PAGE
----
loved ones npl → proches mpl et amis chers
loved ones love npl or burying the dead in mass graves and fearing further tremors.
The Pakistan Meteorological Department The Pakistan Meteorological Department is a government of Pakistan organization which works under the Ministry of Defence. It is responsible for providing meteorological forecasting services. said it had recorded more than 250 aftershocks. More are likely to be felt into next week but of decreasing magnitude, they added.
Pakistan's information minister Sherry Rehman said Thursday she could not say whether the overnight cold claimed more lives but pledged that "we will not let that happen among the survivors".
A full picture of the number of dead could take up to two days to emerge, but the official number was 145 so far, she added.
The National Disaster Management Authority (NDMA NDMA N-nitrosodimethylamine
NDMA National Digital Mammography Archive
NDMA Nonprescription Drug Manufacturers Association (now Consumer Healthcare Products Association)
NDMA National Disaster Management Agency ) put the death toll at 149, with more than 370 injured, and said about 2,000 houses had been completely destroyed. They said a total of 35,600 people were affected by the quake.
Local officials said the extent of the damage was more widespread.
Earlier, destitute des·ti·tute
1. Utterly lacking; devoid: Young recruits destitute of any experience.
2. Lacking resources or the means of subsistence; completely impoverished. See Synonyms at poor. survivors sat beside campfires or huddled hud·dle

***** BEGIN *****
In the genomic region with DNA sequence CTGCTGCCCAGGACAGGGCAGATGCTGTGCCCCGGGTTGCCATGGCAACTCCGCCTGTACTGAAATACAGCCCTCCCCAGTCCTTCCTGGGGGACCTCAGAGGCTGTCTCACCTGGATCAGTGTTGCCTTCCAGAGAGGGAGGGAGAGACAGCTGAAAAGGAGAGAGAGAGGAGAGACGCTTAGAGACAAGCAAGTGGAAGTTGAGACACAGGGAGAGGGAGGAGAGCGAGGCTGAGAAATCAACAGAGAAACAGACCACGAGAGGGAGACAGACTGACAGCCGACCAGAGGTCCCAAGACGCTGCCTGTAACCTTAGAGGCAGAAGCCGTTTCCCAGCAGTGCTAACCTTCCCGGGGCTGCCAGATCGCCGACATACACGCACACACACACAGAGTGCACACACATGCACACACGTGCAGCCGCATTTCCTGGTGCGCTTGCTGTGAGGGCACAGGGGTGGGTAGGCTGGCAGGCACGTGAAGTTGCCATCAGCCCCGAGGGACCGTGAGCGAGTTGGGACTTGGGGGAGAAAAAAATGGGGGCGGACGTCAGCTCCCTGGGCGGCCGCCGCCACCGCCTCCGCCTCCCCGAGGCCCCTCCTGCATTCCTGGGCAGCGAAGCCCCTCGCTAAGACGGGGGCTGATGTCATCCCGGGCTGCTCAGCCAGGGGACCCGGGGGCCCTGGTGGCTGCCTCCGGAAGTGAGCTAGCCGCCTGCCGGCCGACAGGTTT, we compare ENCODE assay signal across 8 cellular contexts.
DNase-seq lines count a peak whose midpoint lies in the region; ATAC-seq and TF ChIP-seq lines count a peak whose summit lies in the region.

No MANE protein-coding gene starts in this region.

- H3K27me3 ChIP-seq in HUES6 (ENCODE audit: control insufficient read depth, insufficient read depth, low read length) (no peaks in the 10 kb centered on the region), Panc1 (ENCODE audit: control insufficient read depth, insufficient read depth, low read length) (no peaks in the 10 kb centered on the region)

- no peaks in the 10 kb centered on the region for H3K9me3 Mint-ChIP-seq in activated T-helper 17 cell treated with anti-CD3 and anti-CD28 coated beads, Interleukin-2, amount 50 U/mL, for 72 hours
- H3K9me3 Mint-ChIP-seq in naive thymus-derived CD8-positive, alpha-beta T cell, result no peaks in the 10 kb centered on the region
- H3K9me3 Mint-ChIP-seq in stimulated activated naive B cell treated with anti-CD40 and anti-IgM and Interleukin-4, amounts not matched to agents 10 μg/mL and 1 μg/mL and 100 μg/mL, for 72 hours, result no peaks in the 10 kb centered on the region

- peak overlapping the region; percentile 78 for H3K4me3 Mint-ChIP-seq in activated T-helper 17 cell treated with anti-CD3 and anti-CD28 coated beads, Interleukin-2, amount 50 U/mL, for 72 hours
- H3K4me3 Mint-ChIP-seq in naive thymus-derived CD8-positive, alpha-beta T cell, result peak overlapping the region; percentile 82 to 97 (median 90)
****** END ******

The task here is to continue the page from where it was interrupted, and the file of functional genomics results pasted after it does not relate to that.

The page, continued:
1. A densely packed group or crowd, as of people or animals.
2. Football A brief gathering of a team's players behind the line of scrimmage to receive instructions for the next play.
3. together as day broke over the quake zone and the military, civic authorities and aid agencies distributed blankets, tents, food and vital medical help.
Swift relief was hampered by damage to key roads, said Amjad Rashid, head of the Taraqi (development) Foundation, a local non-governmental organisation.
As offers of help came from around the world, survivors appealed particularly for tents to provide warmth as the cold winter set in.
"We could bear hunger but not to see our families shivering shivering /shiv·er·ing/ (shiv´er-ing)
1. involuntary shaking of the body, as with cold.
2. a disease of horses, with trembling or quivering of various muscles.
see shiver, stringhalt. under open skies This article is written like a personal reflection or and may require .
Please [ improve this article] by rewriting this article in an . ," said one elderly labourer, Shahad Khan.
"Don't give us food but give us shelter, give us tents and blankets."
Farmer Azeem Khan, added: "It will take more than a month for me to reconstruct my mud house. Until then, I cannot imagine what will happen to my children and the rest of my family."
Pakistan is no stranger to natural disasters: in October 2005, a 7.6-magnitude quake killed 74,000 people and displaced 3.5 million in the northwest of the country and Kashmir.
In 1935 a massive quake killed around 30,000 people in Quetta, which at the time was part of British-ruled India.